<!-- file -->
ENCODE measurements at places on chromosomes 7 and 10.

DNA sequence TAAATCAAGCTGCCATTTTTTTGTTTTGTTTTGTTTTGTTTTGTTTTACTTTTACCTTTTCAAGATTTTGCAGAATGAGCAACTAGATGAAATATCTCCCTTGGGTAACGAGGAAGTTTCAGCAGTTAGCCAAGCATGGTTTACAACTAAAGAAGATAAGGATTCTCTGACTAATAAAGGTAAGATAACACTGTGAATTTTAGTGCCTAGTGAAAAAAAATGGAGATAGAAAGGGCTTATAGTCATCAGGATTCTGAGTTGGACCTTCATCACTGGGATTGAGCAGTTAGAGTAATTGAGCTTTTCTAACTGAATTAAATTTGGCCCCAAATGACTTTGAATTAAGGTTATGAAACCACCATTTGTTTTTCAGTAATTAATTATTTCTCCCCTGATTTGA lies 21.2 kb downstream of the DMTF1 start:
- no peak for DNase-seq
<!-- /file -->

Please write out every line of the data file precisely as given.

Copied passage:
ENCODE measurements at places on chromosomes 7 and 10.

DNA sequence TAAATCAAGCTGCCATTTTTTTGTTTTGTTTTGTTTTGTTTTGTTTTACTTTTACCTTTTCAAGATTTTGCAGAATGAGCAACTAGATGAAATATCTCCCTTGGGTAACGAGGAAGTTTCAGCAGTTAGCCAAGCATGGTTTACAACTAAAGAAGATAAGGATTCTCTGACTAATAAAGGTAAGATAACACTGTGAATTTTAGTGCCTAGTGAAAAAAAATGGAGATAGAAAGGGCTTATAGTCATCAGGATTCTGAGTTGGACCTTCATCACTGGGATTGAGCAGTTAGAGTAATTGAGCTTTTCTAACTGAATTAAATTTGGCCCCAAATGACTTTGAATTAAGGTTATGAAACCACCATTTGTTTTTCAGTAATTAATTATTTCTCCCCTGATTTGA lies 21.2 kb downstream of the DMTF1 start:
- no peak for DNase-seq